Google+ Badge

Monday, July 29, 2013

Prince George's birth proves yet again: Nimble = Profitable – Prepare your business for your next big local event-related windfall

Before and after the birth of His Royal Highness Prince George of Cambridge in London on 22 July 2013, commentators have enjoyed an international field day (pro and con) over the explosion of limited-edition sales and merchandise that have accompanied the royal birth.  

Instead, my congratulations go out to all the printers and their creative teams around the world who have proven themselves astute, organized, and agile enough to capitalize on this temporary windfall--an opportunity comprising such diverse products as advertising and marketing collateral, books, labels, packaging, signs, and point-of-purchase displays--which forecasters have conservatively valued at around 3 billion pounds for the British national economy alone.

Clearly, even if you missed the royal-baby boat, now is the time to consider what similar new time-limited opportunities for printers are coming up next:  the Glasgow (Scotland) 2014 Commonwealth Games, the Toronto (Canada) 2015 Pan American and Parapan American Games, or Canada's 2015 federal election, perhaps?


Tuesday, July 23, 2013

Son Steals More Than $1M From Mother's Printing Company By Forgery: How Can You Prevent This Crime From Happening to You?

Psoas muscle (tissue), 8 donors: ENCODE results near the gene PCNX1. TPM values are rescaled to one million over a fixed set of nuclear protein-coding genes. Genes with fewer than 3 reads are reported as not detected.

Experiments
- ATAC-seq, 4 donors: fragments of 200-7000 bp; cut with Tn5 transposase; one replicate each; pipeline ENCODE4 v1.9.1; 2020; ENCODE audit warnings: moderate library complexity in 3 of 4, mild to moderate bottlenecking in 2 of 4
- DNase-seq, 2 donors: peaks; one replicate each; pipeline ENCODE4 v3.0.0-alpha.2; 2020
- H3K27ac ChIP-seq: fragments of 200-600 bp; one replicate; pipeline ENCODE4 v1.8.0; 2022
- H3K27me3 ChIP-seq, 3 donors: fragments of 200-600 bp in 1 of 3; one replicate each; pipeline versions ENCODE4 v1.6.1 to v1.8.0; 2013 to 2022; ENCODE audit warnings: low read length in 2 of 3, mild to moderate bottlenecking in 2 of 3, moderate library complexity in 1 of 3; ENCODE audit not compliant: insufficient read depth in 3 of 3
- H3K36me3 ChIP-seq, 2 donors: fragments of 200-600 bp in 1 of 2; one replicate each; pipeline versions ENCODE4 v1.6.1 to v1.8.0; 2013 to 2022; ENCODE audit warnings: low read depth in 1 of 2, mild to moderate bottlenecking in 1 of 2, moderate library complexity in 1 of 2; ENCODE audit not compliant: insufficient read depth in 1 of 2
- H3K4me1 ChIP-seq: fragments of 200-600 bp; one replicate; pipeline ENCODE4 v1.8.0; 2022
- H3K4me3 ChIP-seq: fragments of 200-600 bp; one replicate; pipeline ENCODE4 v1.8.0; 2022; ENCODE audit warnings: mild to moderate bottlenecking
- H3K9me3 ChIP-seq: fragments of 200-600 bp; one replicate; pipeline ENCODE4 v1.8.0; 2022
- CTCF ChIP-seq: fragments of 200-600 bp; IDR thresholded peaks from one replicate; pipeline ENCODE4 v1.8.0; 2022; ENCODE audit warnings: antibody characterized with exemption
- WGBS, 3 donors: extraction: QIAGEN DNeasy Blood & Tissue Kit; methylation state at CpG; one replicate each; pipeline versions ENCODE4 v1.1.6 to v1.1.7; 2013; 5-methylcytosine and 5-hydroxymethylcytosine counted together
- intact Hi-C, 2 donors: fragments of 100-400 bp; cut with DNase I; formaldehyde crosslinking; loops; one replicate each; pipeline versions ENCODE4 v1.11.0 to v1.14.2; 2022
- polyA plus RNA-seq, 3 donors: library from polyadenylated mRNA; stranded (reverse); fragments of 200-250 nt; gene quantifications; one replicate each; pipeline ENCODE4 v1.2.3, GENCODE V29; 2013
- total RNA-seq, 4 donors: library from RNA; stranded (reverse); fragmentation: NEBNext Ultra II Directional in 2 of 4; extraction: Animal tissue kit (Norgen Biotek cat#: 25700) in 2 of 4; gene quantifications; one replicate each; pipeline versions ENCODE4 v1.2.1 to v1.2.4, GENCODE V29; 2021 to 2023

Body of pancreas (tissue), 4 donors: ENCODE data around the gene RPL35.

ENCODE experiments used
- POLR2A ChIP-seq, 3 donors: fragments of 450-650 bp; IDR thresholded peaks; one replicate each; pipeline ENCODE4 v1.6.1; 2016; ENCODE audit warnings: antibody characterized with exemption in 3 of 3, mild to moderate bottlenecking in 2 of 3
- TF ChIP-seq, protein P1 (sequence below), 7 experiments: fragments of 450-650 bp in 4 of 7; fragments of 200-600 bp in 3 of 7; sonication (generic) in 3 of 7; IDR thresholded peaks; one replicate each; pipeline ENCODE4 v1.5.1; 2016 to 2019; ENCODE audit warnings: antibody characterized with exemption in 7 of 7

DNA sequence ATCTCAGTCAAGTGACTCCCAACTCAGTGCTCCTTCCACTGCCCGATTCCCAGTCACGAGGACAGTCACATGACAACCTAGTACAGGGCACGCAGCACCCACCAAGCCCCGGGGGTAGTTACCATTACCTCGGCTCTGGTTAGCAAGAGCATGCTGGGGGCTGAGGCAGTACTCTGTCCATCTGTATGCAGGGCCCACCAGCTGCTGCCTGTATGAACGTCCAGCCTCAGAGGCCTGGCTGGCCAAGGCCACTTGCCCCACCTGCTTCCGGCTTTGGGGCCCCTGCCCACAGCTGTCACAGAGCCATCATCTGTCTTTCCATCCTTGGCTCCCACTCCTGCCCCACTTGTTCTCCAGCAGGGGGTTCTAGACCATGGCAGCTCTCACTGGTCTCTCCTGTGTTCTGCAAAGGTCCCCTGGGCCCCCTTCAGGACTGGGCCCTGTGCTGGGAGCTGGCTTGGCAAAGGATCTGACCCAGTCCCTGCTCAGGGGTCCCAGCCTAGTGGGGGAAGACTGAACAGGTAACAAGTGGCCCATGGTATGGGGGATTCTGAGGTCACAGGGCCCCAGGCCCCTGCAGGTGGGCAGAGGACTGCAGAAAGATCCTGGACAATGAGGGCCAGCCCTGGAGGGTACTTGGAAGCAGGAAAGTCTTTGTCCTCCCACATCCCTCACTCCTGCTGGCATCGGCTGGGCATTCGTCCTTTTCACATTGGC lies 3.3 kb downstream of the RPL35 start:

On July 1st Michael Britt of Brentwood, Missouri, was charged with 13 counts of forgery resulting in the theft of over $1 million from Gene-Del Printing, a company co-owned by Mr. Britt’s mother and three partners.

The company’s internal investigation revealed that Mr. Britt’s modus operandi extended over more than five years.  It involved making at least 166 cheques out to himself and forging the names of two of the company’s owners on the cheques.  He also stole at least $25,000 through unauthorized purchases using a company credit card.  Mr. Britt later admitted to police that he had also used the company’s accounting software to conceal the theft by creating fraudulent invoices for the cheques he forged.

Since the days when I managed the Ontario Association of Quick Printers, I have heard too many similar sad stories from small-printing-business owners with first-hand experience of embezzlement at their own company.  Usually the perpetrator was someone they thought they knew well and trusted.

Embezzlement is the theft of assets or property by a person in a position of trust or responsibility over those assets.  Statistically in such cases, the average amount stolen from small companies is $120,000 (versus just $10,000 from Fortune 500 companies.)  Additionally, employers of fewer than 100 employees and fewer than three bookkeepers are 100 times more likely to experience employee fraud than larger companies.  The crime often persists over a number of years and has forced many small companies into bankruptcy.

Update on 16 September 2013:

Yet another story of embezzlement by an employee of a printing company is all over the news again:  in this case, Leona Gebhart, the 68-year-old former comptroller of Henderson's Printing of Altoona, Pennsylvania, has been charged with embezzling at least $151,000 over an 11-year period.  I rest my case.

Fortunately, many tried and true internal control systems exist to help you detect and (better still) prevent embezzlement.  Some are detailed in the on-line resources included in the links below: